USCCB

USCCB Fall Assembly | Bishops celebrate Mass at historic black Catholic church; elect new officers

Bishop Yousif B. Habash of Our Lady of Deliverance Syriac Catholic Diocese lit a candle at a prayer service for peace in the world Nov. 15 at St. Vincent de Paul Church in Baltimore. The service was part of an evening program sponsored by several Catholic organizations that coincided with the fall general assembly of the U.S. Conference of Catholic Bishops so that the bishops could attend.

BALTIMORE — The U.S. bishops broke from tradition during this year's fall assembly by celebrating Mass at a West Baltimore church known as the "Mother Church" of black Catholics, rather than Baltimore's historic basilica.

"I pray our presence will convey the Church's solidarity with you," said Baltimore Archbishop William E. Lori in opening remarks Nov. 14 to a few dozen parishioners attending the Mass with more than 250 bishops filling nearly every pew of the small church.

Cdl. DiNardo elected USCCB president, Abp. Gomez elected vice president

Archbishop Joseph E. Kurtz of Louisville, Ky., outgoing president of the U.S. Conference of Catholic Bishops, rear, applauded Nov. 15 after Cardinal Daniel N. DiNardo of Galveston-Houston, seated, was elected president during the annual fall general assembly of the USCCB in Baltimore.

BALTIMORE -- Cardinal Daniel N. DiNardo of Galveston-Houston was elected president of the U.S. bishops' conference Nov. 15 for a three-year term to begin at the conclusion of the bishops' annual fall general assembly in Baltimore.

Cardinal DiNardo collected a majority of votes on the first ballot of voting during the second day of the bishops' public session. Based on the number of bishops voting, 104 votes were needed for election, and Cardinal DiNardo -- the current vice president of the U.S. Conference of Catholic Bishops -- received 113.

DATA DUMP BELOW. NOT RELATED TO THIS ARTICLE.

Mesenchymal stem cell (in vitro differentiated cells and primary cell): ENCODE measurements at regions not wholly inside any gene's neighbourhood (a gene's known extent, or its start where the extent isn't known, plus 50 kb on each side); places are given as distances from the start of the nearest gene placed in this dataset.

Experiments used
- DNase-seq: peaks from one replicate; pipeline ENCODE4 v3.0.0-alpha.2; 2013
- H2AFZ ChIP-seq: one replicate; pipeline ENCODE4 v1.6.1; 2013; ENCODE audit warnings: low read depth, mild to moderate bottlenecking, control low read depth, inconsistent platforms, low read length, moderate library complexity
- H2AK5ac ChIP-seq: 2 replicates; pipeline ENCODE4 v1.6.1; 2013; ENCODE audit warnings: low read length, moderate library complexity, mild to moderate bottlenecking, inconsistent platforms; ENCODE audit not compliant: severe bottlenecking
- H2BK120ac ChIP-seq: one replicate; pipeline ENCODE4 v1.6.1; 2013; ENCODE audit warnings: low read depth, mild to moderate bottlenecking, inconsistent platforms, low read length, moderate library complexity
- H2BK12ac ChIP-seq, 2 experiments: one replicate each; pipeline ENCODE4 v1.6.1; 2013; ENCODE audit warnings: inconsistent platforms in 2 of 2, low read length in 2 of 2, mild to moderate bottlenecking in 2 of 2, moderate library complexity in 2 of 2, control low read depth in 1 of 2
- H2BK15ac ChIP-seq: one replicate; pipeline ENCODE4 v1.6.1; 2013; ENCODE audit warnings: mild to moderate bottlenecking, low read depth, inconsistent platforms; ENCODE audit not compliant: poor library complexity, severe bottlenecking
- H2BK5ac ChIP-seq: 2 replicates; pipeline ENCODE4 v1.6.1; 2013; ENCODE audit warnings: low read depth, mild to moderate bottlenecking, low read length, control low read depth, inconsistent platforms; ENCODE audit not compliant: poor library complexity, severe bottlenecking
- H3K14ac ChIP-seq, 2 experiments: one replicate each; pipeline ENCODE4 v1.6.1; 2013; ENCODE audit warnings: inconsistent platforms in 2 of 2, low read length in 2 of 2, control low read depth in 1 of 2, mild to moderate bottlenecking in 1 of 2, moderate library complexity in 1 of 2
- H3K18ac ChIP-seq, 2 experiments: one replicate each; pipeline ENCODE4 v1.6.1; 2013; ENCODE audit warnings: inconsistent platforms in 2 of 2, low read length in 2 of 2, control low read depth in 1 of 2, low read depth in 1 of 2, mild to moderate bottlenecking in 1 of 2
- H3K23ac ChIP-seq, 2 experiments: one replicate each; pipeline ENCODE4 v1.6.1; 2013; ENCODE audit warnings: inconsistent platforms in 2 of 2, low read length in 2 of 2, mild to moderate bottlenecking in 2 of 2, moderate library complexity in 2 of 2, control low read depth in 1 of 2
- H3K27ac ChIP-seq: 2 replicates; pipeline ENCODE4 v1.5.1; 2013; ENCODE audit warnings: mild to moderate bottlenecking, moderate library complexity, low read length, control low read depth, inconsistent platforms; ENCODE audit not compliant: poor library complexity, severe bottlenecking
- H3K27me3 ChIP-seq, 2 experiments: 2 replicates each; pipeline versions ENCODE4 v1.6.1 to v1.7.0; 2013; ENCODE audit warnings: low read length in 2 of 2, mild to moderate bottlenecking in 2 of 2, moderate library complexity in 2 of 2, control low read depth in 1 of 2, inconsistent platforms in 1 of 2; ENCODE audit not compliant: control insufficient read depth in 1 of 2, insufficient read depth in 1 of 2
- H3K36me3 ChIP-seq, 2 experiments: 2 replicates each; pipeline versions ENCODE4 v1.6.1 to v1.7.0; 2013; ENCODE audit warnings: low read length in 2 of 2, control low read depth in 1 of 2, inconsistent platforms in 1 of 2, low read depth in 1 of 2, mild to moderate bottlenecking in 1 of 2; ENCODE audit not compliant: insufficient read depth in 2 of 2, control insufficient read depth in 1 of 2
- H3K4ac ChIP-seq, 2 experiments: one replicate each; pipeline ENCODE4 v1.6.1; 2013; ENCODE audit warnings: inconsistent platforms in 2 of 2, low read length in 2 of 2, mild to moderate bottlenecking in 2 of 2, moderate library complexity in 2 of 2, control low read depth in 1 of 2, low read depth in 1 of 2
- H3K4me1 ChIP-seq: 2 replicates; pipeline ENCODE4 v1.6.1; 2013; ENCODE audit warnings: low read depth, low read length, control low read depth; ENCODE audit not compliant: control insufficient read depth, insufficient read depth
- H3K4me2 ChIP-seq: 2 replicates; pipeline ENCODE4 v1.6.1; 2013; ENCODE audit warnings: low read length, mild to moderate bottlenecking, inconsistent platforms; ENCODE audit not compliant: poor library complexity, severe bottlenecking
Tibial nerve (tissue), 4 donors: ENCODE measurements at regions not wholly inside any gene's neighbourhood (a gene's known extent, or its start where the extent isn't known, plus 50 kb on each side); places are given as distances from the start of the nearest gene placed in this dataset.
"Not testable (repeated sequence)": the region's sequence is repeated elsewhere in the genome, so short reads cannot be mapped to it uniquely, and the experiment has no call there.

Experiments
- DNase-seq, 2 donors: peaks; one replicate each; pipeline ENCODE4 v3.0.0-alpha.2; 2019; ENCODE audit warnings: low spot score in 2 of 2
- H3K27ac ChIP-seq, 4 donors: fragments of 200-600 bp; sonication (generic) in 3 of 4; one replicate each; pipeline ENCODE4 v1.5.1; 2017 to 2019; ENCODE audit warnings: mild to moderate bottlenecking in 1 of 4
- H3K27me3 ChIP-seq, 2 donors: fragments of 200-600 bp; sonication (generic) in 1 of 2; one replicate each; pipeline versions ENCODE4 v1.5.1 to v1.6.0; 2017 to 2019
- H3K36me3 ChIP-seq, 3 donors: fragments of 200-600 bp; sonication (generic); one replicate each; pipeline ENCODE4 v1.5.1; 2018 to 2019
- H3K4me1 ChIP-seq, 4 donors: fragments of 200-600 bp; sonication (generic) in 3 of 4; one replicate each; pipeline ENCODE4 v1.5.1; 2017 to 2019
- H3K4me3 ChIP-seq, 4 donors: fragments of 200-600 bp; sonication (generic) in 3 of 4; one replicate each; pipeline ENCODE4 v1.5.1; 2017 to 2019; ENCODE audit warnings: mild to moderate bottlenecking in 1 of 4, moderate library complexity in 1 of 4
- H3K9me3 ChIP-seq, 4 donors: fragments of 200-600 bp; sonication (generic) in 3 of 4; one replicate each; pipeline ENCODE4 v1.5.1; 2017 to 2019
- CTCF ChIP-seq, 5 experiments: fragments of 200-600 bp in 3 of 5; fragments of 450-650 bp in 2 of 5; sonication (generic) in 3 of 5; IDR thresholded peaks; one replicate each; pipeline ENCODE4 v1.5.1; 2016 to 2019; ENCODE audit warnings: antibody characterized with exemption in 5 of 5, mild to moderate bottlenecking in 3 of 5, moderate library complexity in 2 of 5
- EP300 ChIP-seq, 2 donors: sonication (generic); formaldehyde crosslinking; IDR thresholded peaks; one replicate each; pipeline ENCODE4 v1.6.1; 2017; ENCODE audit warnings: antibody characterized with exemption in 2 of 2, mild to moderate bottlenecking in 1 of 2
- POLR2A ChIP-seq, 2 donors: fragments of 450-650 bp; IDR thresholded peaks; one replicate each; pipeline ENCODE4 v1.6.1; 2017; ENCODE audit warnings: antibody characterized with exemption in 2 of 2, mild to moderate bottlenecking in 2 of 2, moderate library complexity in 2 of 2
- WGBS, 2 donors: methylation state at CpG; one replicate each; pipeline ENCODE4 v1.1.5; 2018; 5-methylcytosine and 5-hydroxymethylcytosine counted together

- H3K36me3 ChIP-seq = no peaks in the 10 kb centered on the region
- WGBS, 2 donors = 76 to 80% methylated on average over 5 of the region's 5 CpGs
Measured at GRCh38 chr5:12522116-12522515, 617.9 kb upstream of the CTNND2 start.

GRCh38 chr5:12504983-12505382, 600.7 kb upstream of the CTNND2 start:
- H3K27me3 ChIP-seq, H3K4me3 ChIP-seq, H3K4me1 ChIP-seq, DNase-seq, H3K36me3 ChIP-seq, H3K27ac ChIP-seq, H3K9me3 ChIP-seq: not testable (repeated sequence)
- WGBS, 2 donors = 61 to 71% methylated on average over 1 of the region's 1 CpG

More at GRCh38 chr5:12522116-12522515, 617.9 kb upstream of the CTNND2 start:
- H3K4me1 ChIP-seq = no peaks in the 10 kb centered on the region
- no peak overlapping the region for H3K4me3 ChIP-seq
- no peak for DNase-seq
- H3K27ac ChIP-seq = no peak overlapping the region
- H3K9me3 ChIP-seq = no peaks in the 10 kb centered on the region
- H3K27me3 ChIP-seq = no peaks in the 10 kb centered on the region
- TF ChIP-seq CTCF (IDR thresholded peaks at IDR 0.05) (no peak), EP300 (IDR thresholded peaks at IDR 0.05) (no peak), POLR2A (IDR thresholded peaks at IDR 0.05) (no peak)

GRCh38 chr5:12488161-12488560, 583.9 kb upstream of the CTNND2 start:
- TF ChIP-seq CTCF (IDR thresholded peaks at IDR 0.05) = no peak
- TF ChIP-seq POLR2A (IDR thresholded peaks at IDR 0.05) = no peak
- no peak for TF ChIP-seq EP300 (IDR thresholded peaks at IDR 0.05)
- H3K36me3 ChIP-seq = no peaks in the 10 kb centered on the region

After campaign rhetoric about deportation, bishops send message on immigrants' dignity

BALTIMORE -- In a letter read Nov. 14 during the fall general assembly of the U.S. Conference of Catholic Bishops, the chairman of the bishops' Committee on Migration, Auxiliary Bishop Eusebio L. Elizondo of Seattle, called on President-elect Donald Trump "to continue to protect the inherent dignity of refugees and migrants."

Archbishop calls for bishops' racism statement given election tension

Atlanta Archbishop Wilton D. Gregory, center, and other prelates applauded Nov. 14 after an address by Archbishop Christophe Pierre, apostolic nuncio to the United States, during the annual fall general assembly of the U.S. Conference of Catholic Bishops in Baltimore.

BALTIMORE -- Earlier this year, as communities faced tensions, protests and violence, following a spate of shooting and killings of black men by police, Archbishop Joseph E. Kurtz, of Louisville, Ky., as president of the U.S. Conference of Catholic Bishops, asked dioceses across the country to observe a day of prayer for peace.

He also wanted the bishops to look for ways they could help the suffering communities, as well as police affected by the incidents.

Archbishop Gregory to chair USCCB task force on race

Atlanta Archbishop Wilton D. Gregory, center, listens to a speaker Nov. 16 during the opening of the 2015 fall general assembly of the U.S. Conference of Catholic Bishops in Baltimore.

WASHINGTON — Archbishop Wilton D. Gregory of Atlanta has been appointed as chair of a new task force of the U.S. bishops to deal with racial issues brought into public consciousness following a series of summertime shootings that left both citizens and police officers among those dead.

Some key points from USCCB General Assembly statement on racism

Archbishop Joseph E. Kurtz of Louisville, president of the U.S. Conference of Catholic Bishops, released a statement Sept. 9, 2014, on the 50th anniversary of the Civil Rights Act addressing the importance of working against racism. Some of the points he makes are:

• We honor the many civic, business, and religious leaders, students, laborers, educators and all others of good will who courageously stood up for racial justice against bigotry, violence, ignorance, and fear. We are especially grateful for the vital contributions of the faith community during this period.

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